Updated: Dec 6, 2021
Most tents on the market today are made of either nylon or polyester which are lightweight manmade plastic fabrics. These tents are really handy for those hiking trips where you need a small, compact shelter to sleep under but they are not so compatible with recreational and family camping, or with the environment.
So when you choose to invest in your tent, it is important to consider how, where and when you plan to use it. If you don't need to carry your tent on your back, you may want to consider canvas. Here's some practical reasons why canvas camping is better for the environment and for your day to day enjoyment of your camping adventures.
Natural versus man-made fibres.
Both Nylon and Polyester tents are made from plastic based fabric. This means that they are non-breathable and won't release the moisture from your breath and body out through the fibres. By the same token, they won't let fresh air flow in. If you are pitching just to crash after a day on the trail, this likely won't bother you. But if you are wanting to set up camp recreationally (particularly in summer), it will become stuffy and uncomfortable. You won't want to use the tent shelter during the day as it will feel, hot and humid and after a night in it you will feel sweaty and clammy.
Having additional moisture in the tent also makes the tent feel cold at night... this is because plastic based tents keep the moisture in but not the heat. Natural canvas tents however, are made of cotton. A natural fibre which is insulating but breathable, letting air permeate in and out of the fabric. This quality doesn't impact its water resistance. As the cotton fibres get wet, they swell so the water cannot pass through. The excess water beads on the exterior and runs-off the well tensioned canvas, naturally. This keeps you dry and warm even in heavy downpours.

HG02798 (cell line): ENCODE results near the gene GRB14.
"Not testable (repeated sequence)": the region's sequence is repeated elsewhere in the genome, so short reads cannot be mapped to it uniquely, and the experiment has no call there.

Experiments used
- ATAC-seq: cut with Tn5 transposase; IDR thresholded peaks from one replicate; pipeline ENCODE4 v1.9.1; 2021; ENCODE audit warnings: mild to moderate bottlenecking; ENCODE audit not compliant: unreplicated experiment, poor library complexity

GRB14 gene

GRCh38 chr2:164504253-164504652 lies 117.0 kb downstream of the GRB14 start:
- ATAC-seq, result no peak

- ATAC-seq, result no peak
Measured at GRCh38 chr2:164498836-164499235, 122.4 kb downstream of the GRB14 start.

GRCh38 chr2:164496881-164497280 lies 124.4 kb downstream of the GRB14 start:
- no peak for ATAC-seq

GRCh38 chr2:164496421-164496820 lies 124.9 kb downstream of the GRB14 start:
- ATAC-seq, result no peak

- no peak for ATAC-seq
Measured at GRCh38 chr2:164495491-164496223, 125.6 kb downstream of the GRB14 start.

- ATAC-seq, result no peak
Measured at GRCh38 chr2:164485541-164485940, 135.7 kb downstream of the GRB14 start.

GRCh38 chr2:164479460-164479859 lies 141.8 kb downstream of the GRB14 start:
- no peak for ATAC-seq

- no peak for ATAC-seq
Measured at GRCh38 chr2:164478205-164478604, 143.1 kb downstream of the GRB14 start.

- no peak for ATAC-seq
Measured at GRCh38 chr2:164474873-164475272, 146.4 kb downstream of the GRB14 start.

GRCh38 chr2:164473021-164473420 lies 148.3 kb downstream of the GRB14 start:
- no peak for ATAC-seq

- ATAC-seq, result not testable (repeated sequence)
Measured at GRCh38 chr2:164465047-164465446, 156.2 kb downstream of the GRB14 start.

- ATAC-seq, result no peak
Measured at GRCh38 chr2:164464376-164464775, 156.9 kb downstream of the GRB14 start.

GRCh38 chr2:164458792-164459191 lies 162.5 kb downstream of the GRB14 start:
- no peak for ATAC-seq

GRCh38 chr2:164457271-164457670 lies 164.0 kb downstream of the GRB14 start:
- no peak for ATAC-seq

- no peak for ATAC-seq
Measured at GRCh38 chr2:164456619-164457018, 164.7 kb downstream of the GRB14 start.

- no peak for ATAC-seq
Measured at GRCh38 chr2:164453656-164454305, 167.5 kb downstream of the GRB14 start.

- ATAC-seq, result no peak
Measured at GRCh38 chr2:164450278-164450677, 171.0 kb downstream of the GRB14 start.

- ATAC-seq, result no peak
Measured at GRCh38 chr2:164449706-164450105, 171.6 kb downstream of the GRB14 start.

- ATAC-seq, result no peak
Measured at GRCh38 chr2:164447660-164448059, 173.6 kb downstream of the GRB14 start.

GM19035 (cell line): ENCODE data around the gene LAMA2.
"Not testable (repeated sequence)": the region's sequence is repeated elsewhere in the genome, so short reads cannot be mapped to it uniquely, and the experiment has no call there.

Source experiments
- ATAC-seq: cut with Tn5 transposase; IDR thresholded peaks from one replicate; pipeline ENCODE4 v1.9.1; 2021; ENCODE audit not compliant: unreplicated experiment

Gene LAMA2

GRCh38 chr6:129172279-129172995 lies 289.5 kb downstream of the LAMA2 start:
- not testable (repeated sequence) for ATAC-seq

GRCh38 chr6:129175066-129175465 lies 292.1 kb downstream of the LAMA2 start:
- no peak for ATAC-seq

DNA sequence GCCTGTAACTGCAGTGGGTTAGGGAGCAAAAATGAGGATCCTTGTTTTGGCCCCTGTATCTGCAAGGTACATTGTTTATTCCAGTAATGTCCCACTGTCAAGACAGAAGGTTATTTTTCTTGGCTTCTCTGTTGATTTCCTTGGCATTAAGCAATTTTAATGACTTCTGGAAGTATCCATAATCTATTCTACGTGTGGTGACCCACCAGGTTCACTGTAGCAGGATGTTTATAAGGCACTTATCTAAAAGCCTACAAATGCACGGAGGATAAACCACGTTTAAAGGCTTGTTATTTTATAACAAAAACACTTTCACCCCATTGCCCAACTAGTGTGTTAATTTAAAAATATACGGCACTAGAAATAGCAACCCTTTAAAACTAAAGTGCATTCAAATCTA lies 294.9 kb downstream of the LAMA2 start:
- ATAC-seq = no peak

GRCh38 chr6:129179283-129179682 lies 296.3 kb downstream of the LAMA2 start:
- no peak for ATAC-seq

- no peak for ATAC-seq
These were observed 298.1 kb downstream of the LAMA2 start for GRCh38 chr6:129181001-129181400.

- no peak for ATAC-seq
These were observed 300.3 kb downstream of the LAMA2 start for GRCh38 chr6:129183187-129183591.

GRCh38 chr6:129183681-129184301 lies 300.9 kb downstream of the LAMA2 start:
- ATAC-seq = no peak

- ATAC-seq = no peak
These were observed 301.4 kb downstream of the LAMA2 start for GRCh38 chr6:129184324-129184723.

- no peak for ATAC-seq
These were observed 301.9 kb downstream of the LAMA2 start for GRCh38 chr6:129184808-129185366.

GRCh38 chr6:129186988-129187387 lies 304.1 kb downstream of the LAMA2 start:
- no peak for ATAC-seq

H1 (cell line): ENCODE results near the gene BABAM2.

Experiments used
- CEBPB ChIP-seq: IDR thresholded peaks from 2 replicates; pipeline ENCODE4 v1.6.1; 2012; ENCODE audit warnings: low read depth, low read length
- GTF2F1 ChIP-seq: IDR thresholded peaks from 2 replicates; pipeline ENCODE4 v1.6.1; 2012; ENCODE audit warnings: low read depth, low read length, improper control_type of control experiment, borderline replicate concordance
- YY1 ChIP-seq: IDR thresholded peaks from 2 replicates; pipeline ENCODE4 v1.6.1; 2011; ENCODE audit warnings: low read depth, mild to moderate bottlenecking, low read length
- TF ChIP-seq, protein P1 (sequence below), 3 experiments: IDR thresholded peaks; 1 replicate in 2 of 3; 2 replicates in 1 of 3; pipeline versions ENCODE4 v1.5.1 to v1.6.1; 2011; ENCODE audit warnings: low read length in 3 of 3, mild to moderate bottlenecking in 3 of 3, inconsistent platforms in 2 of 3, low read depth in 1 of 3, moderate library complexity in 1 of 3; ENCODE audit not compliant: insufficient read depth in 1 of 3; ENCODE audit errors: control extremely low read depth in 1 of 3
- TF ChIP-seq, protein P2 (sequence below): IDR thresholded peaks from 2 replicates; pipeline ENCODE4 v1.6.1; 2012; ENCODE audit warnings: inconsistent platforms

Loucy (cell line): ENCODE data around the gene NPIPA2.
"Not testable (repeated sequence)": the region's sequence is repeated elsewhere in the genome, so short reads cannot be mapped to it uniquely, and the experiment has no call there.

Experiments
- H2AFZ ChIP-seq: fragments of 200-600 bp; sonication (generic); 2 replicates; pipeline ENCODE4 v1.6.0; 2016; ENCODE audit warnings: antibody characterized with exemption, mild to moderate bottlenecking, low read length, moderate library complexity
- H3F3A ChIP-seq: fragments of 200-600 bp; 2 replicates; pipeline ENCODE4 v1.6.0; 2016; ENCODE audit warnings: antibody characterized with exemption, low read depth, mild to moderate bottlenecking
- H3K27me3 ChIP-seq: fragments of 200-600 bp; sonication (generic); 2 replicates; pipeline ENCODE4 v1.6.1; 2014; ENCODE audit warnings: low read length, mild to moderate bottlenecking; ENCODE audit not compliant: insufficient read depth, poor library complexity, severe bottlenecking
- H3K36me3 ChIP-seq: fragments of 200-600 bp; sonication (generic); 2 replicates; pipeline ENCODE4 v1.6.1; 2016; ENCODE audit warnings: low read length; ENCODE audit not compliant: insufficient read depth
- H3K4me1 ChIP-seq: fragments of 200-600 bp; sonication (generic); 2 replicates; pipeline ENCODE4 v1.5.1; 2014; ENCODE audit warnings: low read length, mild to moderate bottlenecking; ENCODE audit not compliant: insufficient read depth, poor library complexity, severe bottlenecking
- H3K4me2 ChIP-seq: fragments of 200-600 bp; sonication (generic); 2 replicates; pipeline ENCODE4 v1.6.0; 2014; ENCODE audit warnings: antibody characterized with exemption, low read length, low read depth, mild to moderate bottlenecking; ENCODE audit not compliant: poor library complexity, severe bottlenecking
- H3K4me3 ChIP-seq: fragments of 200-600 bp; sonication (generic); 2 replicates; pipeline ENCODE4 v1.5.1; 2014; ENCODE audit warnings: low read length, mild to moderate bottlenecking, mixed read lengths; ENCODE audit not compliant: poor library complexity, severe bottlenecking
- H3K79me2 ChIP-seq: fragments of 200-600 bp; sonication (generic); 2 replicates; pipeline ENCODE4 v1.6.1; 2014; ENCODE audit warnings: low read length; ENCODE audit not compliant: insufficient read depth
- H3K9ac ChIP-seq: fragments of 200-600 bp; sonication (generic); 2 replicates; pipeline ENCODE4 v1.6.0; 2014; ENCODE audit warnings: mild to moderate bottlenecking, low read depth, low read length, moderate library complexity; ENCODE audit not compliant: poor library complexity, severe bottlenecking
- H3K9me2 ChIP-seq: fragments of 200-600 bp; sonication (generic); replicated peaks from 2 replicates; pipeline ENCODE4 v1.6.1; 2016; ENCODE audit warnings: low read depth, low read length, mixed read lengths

If you want to make the most of your tent, you may want one that will be able to stretch through multiple seasons and climates comfortably. Cool in the heat, warm in the cold. One of the other lures of canvas tents, is that they can be used with an internal wood-burner or stove. Plastic fabric tents have a low melting point and should never be heated, but in a canvas tent you can have some unforgettable adventures warming your toes and a hot kettle whilst you are cosy and dry under canvas.
Canvas is breathable, waterproof, warm and even compatible with wood burning stoves
Strength and Durability
When investing in a tent that is eco conscious, one important consideration is its lifespan. Waste is a huge issue today and it's so important to factor in when and where your purchase will be at the end of their life. So weigh in the importance of strength, durability and the ability to repair and replace parts to maximise its lifespan and minimise waste.